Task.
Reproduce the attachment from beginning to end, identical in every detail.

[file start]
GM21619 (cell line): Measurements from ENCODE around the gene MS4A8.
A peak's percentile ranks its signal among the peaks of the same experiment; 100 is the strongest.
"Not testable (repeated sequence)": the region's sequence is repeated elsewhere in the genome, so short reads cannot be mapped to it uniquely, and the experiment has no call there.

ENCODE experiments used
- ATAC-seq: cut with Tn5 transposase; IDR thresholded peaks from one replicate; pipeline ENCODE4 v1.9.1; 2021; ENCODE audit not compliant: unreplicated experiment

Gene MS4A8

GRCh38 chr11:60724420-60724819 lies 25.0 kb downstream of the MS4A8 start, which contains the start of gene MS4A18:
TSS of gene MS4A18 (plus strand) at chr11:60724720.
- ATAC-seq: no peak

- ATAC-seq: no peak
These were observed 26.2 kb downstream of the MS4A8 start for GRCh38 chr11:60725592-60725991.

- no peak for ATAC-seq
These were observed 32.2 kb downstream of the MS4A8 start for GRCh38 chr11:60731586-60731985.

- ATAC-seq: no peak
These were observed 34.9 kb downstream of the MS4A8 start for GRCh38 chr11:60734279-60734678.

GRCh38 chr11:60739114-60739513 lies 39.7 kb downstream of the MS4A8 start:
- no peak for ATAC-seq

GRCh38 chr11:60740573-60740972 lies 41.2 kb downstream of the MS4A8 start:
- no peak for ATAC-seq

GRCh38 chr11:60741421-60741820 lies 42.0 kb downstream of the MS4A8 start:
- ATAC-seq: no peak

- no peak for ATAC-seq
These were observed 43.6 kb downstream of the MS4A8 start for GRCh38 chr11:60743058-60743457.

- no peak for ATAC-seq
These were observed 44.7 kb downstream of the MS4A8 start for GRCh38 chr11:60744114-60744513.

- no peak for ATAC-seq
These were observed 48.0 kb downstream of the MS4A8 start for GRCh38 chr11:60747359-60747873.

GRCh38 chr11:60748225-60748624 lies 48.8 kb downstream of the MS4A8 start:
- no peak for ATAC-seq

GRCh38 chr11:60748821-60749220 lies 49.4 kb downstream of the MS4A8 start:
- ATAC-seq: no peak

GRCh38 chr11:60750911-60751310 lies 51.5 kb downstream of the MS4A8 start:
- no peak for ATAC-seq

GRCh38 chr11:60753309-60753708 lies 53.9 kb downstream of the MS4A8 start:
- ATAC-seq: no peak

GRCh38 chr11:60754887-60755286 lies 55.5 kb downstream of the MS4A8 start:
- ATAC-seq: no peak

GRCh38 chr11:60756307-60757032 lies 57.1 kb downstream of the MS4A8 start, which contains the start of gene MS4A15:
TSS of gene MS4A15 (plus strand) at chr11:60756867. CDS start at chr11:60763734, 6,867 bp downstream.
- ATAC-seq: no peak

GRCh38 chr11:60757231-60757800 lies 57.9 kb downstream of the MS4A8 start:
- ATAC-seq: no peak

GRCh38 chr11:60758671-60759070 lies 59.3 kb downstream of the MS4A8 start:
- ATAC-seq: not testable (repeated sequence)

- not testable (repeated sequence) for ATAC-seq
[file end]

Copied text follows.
GM21619 (cell line): Measurements from ENCODE around the gene MS4A8.
A peak's percentile ranks its signal among the peaks of the same experiment; 100 is the strongest.
"Not testable (repeated sequence)": the region's sequence is repeated elsewhere in the genome, so short reads cannot be mapped to it uniquely, and the experiment has no call there.

ENCODE experiments used
- ATAC-seq: cut with Tn5 transposase; IDR thresholded peaks from one replicate; pipeline ENCODE4 v1.9.1; 2021; ENCODE audit not compliant: unreplicated experiment

Gene MS4A8

GRCh38 chr11:60724420-60724819 lies 25.0 kb downstream of the MS4A8 start, which contains the start of gene MS4A18:
TSS of gene MS4A18 (plus strand) at chr11:60724720.
- ATAC-seq: no peak

- ATAC-seq: no peak
These were observed 26.2 kb downstream of the MS4A8 start for GRCh38 chr11:60725592-60725991.

- no peak for ATAC-seq
These were observed 32.2 kb downstream of the MS4A8 start for GRCh38 chr11:60731586-60731985.

- ATAC-seq: no peak
These were observed 34.9 kb downstream of the MS4A8 start for GRCh38 chr11:60734279-60734678.

GRCh38 chr11:60739114-60739513 lies 39.7 kb downstream of the MS4A8 start:
- no peak for ATAC-seq

GRCh38 chr11:60740573-60740972 lies 41.2 kb downstream of the MS4A8 start:
- no peak for ATAC-seq

GRCh38 chr11:60741421-60741820 lies 42.0 kb downstream of the MS4A8 start:
- ATAC-seq: no peak

- no peak for ATAC-seq
These were observed 43.6 kb downstream of the MS4A8 start for GRCh38 chr11:60743058-60743457.

- no peak for ATAC-seq
These were observed 44.7 kb downstream of the MS4A8 start for GRCh38 chr11:60744114-60744513.

- no peak for ATAC-seq
These were observed 48.0 kb downstream of the MS4A8 start for GRCh38 chr11:60747359-60747873.

GRCh38 chr11:60748225-60748624 lies 48.8 kb downstream of the MS4A8 start:
- no peak for ATAC-seq

GRCh38 chr11:60748821-60749220 lies 49.4 kb downstream of the MS4A8 start:
- ATAC-seq: no peak

GRCh38 chr11:60750911-60751310 lies 51.5 kb downstream of the MS4A8 start:
- no peak for ATAC-seq

GRCh38 chr11:60753309-60753708 lies 53.9 kb downstream of the MS4A8 start:
- ATAC-seq: no peak

GRCh38 chr11:60754887-60755286 lies 55.5 kb downstream of the MS4A8 start:
- ATAC-seq: no peak

GRCh38 chr11:60756307-60757032 lies 57.1 kb downstream of the MS4A8 start, which contains the start of gene MS4A15:
TSS of gene MS4A15 (plus strand) at chr11:60756867. CDS start at chr11:60763734, 6,867 bp downstream.
- ATAC-seq: no peak

GRCh38 chr11:60757231-60757800 lies 57.9 kb downstream of the MS4A8 start:
- ATAC-seq: no peak

GRCh38 chr11:60758671-60759070 lies 59.3 kb downstream of the MS4A8 start:
- ATAC-seq: not testable (repeated sequence)

- not testable (repeated sequence) for ATAC-seq